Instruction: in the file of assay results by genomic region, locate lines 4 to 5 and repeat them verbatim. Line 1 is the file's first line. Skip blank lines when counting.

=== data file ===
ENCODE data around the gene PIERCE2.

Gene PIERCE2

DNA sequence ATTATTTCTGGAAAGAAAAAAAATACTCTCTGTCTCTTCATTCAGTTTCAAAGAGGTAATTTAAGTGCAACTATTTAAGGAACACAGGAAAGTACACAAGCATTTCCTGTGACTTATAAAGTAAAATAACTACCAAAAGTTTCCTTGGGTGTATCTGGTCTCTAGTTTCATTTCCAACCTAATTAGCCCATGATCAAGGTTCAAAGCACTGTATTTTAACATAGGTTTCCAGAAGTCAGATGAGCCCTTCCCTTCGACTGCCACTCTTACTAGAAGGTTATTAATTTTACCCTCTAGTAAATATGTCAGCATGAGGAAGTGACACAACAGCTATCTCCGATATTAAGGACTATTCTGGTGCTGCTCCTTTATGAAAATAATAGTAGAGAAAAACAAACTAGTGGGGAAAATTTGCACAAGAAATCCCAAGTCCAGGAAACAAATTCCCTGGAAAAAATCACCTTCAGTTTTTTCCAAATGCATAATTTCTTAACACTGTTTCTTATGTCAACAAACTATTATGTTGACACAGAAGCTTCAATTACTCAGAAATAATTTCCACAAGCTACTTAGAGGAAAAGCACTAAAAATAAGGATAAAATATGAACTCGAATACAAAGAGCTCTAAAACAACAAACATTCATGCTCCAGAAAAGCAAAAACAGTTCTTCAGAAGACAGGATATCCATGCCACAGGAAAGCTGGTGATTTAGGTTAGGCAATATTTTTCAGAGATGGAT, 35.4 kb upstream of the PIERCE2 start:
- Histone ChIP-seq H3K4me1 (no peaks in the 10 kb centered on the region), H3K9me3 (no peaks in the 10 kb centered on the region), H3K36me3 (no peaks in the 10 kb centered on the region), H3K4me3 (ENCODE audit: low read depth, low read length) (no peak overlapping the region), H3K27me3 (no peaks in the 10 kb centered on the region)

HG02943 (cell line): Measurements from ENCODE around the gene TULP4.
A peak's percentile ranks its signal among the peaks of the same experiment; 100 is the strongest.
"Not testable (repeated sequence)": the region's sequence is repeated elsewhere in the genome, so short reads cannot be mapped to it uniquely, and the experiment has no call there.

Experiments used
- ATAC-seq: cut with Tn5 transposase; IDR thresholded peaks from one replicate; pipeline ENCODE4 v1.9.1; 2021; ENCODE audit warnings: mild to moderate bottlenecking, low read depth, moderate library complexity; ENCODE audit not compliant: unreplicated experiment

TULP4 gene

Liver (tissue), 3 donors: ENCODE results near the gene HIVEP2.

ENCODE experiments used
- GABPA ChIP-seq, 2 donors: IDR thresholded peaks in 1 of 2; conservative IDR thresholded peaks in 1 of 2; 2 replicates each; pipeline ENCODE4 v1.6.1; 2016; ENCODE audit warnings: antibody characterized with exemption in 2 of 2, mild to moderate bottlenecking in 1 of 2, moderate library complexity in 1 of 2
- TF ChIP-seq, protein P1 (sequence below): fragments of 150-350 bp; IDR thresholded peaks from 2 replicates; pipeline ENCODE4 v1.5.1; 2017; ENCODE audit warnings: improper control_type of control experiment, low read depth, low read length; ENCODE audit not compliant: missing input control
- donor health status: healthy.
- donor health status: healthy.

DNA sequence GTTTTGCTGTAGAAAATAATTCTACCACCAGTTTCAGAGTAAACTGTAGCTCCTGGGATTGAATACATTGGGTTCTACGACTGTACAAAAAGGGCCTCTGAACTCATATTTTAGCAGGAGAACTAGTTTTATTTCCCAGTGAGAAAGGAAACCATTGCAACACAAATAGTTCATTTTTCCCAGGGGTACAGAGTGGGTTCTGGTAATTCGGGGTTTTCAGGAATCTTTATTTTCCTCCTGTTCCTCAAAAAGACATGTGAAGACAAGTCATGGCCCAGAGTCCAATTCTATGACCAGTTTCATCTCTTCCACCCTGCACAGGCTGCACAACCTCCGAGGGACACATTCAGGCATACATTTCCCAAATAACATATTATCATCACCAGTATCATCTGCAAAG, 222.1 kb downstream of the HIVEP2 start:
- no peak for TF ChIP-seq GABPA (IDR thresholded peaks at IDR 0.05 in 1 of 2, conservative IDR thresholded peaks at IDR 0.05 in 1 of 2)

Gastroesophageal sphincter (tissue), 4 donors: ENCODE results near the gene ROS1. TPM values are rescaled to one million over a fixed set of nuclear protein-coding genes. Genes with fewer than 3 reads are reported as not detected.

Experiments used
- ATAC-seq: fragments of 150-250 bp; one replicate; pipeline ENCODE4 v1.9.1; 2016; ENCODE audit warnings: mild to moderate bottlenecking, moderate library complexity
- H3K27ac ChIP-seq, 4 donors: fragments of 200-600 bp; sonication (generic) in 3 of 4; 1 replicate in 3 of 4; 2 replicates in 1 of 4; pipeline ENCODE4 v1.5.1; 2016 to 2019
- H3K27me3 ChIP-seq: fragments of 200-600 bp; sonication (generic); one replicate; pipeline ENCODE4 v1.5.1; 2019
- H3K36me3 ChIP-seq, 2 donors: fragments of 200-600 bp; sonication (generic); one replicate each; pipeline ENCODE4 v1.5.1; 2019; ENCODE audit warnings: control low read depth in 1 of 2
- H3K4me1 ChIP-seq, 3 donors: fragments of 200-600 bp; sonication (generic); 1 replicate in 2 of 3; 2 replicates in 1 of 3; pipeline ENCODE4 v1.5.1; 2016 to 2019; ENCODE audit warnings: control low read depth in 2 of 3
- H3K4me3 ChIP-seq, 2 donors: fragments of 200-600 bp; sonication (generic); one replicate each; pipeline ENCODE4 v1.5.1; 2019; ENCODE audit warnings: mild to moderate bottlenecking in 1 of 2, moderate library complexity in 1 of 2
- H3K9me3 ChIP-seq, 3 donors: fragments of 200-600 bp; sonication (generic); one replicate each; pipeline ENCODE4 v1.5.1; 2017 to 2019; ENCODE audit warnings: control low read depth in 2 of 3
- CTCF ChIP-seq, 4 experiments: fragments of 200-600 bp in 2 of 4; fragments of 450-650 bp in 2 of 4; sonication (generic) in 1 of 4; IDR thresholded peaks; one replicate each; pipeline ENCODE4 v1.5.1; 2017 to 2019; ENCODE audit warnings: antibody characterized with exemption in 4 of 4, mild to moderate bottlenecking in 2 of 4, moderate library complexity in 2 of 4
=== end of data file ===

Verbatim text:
- Histone ChIP-seq H3K4me1 (no peaks in the 10 kb centered on the region), H3K9me3 (no peaks in the 10 kb centered on the region), H3K36me3 (no peaks in the 10 kb centered on the region), H3K4me3 (ENCODE audit: low read depth, low read length) (no peak overlapping the region), H3K27me3 (no peaks in the 10 kb centered on the region)

HG02943 (cell line): Measurements from ENCODE around the gene TULP4.